Posted by Rick Stine
on October 11, 2010
, Municipal Bonds
It’s hard to imagine how the European credit crisis that hit hard many of the banks there could have an effect on bondholders of a housing agency in the U.S. whose reason for being is to provide affordable loans for first time home buyers. But that’s what could play out for investors – likely Mom and Pop types – who hold some $3 billion of mortgage revenue bonds issued by the Ohio Housing Finance Agency.
The housing agency, and apparently many other municipalities, have invested some of their funds in guaranteed investment contracts issued by a company called Pallas Capital Corp. The Ohio agency has some $106 million tied up with the Pallas GICs. Some investors look to GICs as a means to extract a little extra yield. It’s not known what these particular securities were yielding.
Pallas sold GICs and then invested those proceeds in reverser repurchase agreements that were collateralized by a pool of structured finance and corporate assets, according to Moody’s Investors Service Inc. Moody’s recently downgraded the Pallas GICs because “the GICs are a direct pass-through rating of the reverser repo counterparty, DEPFA Bank. You know what’s coming next – DEPFA was recently downgraded on its ability to pay back short term loans.
If you are wondering how exactly the further empowered Federal Reserve and the bevy of other U.S. bank regulators plan to do a better and faster job the next time a financial crisis comes around, take a look at some common sense dispensed by Eric S. Rosengren, president of The Federal Reserve Bank of Boston.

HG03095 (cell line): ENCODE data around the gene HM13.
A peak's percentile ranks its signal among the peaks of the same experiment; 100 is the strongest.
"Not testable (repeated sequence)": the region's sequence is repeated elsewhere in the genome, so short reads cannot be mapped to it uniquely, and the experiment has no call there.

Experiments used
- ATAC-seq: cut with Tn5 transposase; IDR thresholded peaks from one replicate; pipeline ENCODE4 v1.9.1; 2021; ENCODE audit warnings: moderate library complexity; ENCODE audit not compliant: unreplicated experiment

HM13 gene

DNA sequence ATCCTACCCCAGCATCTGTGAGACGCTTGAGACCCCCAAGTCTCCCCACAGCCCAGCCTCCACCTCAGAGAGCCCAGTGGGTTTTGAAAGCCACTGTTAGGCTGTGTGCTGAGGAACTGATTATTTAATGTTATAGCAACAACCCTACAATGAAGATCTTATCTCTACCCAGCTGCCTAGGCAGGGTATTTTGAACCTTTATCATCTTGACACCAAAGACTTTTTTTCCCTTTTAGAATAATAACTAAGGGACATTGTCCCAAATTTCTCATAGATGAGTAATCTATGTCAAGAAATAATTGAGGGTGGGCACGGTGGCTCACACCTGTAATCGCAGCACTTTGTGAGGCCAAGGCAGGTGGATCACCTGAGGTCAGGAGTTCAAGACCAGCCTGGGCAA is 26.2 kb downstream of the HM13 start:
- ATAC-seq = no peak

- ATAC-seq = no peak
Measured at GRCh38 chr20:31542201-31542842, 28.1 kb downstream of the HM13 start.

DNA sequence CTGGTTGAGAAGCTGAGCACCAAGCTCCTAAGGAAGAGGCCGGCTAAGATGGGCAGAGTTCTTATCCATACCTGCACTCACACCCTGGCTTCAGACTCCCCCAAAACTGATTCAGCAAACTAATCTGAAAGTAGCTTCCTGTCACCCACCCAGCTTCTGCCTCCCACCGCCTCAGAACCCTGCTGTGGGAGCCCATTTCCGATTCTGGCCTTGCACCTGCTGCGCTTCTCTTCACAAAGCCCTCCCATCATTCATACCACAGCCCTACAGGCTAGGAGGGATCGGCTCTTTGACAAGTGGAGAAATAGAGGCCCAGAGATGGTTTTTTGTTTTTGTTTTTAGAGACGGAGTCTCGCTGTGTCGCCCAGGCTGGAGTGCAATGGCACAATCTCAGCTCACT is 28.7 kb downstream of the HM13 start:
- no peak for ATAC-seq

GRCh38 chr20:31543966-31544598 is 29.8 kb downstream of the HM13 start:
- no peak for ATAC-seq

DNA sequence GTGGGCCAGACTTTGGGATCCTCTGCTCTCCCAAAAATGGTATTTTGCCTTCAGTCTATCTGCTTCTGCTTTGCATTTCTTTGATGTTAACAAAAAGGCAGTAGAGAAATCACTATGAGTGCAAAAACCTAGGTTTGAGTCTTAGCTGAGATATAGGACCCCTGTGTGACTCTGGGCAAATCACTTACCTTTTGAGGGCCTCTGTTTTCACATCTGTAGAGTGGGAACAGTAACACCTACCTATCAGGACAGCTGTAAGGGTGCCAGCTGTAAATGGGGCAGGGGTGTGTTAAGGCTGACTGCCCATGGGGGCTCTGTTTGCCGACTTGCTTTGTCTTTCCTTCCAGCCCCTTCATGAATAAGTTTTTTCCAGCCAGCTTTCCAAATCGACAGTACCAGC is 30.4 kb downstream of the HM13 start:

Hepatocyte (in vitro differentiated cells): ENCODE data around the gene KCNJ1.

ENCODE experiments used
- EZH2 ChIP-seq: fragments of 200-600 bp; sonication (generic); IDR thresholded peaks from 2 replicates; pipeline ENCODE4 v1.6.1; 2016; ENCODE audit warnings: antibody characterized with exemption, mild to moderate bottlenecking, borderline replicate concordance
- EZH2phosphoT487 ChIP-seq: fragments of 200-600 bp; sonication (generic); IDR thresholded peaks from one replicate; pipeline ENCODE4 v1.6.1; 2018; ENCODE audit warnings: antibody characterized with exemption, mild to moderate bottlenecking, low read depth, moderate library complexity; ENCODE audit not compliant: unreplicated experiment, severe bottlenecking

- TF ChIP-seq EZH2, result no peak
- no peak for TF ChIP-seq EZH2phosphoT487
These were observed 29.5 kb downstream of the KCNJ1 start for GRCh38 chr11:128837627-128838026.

In the text of a Sunday speech in Washington, Rosengren uses sophisticated language and slides to get to this basic point: when things are headed south in the financial sector, get to the banks’ dividends, early and decisively.
With the benefit of hindsight, Rosengren notes that certain clear signs emerged in the latter part of 2007 that real trouble was brewing. Still, ”the dividends on common stock declared by the largest banking organizations … actually increased in the fourth quarter of 2007, and did not show dramatic reductions until after the financial crisis hit a crescendo in the fall of 2008.”
It’s fashionable to call TARP (Troubled Asset Relief Program, to be official) the most effective program that everyone hates. Hated because of the perception the big banks got bailed out for what’s perceived as their own mistakes, hated because of the notion that Main Street was handed the short end of the stick while Wall Street pretty much gets to merrily ramble on.
With expectations now that even the humbled insurance giant, AIG, is coming around to payback time, government officials are touting TARP as the plan that saved us from financial disaster and ends up not destroying the taxpayer.
“The direct budget cost of the program and our full investment in the insurer AIG is likely to come in well under $50 billion – $300 billion less than estimated by the Congressional Budget office last year.” So wrote Treasury Secretary Timothy Geithner in an “op-ed” article published Sunday in The Washington Post.